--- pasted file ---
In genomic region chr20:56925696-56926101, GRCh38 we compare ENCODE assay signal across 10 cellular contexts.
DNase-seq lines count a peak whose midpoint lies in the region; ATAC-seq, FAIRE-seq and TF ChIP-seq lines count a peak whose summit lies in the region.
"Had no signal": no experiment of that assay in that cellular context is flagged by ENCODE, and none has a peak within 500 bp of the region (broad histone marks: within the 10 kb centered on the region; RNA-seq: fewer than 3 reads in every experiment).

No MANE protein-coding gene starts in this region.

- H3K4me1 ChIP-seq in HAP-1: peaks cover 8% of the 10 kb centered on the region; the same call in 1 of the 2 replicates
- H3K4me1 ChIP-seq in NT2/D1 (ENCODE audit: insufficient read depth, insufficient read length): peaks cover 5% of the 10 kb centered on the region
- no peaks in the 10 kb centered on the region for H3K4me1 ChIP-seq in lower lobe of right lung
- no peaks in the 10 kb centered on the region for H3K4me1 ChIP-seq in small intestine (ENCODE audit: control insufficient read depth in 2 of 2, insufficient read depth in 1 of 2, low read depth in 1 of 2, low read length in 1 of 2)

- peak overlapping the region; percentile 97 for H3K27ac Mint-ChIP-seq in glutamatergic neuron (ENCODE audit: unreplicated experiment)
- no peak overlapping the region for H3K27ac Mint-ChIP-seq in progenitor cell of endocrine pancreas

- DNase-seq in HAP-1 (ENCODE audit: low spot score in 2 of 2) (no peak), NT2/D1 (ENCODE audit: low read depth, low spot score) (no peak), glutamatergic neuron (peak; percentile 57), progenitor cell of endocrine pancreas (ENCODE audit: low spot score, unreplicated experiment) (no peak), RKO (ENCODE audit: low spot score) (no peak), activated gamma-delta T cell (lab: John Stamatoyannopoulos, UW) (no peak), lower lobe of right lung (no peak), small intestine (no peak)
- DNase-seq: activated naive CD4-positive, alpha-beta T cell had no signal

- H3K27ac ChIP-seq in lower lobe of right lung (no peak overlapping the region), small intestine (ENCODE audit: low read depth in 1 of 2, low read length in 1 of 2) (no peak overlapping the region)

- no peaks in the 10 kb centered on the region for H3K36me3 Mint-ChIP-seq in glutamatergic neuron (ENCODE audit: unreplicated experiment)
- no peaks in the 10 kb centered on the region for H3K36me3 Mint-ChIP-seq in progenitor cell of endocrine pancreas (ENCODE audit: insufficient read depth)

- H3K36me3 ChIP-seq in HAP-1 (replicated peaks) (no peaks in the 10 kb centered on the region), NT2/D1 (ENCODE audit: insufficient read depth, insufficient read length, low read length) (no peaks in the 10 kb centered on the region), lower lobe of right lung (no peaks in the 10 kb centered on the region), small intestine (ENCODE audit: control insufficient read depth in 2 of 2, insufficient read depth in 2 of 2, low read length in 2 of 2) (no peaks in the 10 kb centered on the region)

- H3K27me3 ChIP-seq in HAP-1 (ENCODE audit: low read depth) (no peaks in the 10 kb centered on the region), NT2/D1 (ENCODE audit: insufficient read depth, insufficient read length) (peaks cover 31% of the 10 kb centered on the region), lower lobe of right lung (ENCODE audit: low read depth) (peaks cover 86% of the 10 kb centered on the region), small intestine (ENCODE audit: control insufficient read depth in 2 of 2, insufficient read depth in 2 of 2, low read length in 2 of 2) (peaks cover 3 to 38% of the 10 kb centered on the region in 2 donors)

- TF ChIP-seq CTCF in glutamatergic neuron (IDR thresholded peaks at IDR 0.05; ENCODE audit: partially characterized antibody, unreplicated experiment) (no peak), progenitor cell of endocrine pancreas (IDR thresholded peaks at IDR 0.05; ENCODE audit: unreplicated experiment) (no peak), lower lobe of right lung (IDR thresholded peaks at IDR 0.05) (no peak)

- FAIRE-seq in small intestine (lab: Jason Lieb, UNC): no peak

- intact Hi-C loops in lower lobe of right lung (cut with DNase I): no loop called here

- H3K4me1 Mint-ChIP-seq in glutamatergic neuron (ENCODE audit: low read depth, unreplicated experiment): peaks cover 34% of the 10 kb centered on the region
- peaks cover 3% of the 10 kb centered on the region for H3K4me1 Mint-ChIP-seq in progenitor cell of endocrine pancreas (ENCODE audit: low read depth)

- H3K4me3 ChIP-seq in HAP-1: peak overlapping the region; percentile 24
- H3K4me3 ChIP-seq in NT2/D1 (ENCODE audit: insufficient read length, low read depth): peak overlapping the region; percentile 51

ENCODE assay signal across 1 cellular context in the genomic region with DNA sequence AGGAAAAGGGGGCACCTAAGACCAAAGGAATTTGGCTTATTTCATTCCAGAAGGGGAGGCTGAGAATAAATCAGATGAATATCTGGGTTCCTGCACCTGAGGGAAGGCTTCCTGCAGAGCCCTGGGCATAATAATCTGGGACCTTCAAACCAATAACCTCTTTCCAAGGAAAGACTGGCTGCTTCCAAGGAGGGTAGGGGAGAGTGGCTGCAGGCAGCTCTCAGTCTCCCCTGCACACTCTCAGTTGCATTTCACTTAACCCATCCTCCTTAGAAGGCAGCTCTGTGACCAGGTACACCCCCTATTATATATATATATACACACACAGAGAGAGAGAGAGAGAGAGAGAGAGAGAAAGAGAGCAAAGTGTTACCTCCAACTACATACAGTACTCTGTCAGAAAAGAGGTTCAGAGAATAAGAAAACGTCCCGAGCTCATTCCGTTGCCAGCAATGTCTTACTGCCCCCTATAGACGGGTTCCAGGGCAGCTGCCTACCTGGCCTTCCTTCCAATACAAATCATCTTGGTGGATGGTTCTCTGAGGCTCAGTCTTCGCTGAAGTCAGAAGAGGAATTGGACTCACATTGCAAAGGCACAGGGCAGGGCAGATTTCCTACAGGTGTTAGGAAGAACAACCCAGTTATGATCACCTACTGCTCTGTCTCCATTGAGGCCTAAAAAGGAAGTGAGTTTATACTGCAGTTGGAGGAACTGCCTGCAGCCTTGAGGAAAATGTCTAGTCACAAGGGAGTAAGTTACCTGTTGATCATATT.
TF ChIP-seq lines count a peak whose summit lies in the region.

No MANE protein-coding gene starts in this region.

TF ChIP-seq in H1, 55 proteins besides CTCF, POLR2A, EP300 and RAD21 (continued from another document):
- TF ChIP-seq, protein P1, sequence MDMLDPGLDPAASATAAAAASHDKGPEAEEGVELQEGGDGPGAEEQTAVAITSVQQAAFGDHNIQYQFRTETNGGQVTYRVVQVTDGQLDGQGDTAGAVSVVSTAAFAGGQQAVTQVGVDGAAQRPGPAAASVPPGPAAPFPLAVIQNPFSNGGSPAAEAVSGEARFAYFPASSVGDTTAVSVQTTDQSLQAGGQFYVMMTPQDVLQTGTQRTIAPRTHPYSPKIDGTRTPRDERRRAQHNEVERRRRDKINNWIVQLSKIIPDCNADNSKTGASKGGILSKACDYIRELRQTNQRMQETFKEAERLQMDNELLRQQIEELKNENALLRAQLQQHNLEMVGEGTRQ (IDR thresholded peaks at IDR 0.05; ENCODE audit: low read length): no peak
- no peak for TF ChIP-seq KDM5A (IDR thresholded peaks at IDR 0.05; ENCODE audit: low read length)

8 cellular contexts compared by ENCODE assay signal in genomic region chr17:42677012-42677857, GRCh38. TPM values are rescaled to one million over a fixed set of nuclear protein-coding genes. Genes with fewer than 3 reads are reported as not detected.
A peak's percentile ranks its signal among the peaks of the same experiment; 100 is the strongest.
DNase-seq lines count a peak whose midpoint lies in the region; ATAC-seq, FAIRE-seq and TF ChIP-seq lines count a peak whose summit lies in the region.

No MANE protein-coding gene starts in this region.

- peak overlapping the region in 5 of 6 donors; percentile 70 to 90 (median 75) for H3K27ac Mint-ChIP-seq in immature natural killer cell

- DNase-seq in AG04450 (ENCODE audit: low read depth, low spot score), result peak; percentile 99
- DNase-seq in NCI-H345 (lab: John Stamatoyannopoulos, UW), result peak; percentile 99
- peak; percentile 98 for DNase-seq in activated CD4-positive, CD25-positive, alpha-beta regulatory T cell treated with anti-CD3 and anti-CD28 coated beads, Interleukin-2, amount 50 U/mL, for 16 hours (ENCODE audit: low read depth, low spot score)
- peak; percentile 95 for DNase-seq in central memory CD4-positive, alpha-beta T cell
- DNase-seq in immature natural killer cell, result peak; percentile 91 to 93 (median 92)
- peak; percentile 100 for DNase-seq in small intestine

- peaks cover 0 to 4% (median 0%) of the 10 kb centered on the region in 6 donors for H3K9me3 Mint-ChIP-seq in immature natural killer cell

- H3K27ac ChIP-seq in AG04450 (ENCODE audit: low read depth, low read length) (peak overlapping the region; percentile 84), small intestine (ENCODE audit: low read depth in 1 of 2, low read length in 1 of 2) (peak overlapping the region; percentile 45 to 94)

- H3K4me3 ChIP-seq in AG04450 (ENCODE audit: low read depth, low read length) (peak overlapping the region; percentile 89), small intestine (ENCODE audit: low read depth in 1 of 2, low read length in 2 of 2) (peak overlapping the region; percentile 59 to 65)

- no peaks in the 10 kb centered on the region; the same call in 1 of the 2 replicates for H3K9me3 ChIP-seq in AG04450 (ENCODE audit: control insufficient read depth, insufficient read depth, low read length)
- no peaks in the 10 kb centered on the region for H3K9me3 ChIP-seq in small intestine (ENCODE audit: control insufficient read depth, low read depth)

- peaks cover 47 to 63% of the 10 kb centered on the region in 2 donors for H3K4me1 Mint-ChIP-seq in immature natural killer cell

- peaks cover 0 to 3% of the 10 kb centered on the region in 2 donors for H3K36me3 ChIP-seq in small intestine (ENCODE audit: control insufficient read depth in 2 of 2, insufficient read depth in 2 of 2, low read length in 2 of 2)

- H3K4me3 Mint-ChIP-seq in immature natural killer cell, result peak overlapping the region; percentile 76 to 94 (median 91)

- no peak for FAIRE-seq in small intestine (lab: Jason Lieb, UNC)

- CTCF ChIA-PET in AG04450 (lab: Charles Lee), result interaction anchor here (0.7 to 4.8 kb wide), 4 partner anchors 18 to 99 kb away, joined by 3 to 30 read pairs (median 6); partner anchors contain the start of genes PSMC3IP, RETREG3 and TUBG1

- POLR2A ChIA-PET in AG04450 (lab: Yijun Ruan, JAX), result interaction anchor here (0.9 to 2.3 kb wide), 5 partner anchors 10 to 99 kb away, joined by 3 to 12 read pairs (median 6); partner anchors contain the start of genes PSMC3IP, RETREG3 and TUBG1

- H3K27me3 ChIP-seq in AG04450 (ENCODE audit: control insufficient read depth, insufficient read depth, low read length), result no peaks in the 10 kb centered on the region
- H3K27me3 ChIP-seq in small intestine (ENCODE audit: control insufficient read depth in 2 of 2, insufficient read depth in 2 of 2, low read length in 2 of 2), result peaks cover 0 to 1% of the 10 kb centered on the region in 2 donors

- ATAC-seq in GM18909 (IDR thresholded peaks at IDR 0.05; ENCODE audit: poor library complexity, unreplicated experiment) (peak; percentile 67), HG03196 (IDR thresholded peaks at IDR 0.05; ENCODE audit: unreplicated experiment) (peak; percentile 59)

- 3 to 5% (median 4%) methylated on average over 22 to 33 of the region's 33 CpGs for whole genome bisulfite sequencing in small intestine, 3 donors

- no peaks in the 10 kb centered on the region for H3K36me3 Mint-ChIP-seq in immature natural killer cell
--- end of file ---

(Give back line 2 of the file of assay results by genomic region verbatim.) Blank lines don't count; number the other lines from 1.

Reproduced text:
DNase-seq lines count a peak whose midpoint lies in the region; ATAC-seq, FAIRE-seq and TF ChIP-seq lines count a peak whose summit lies in the region.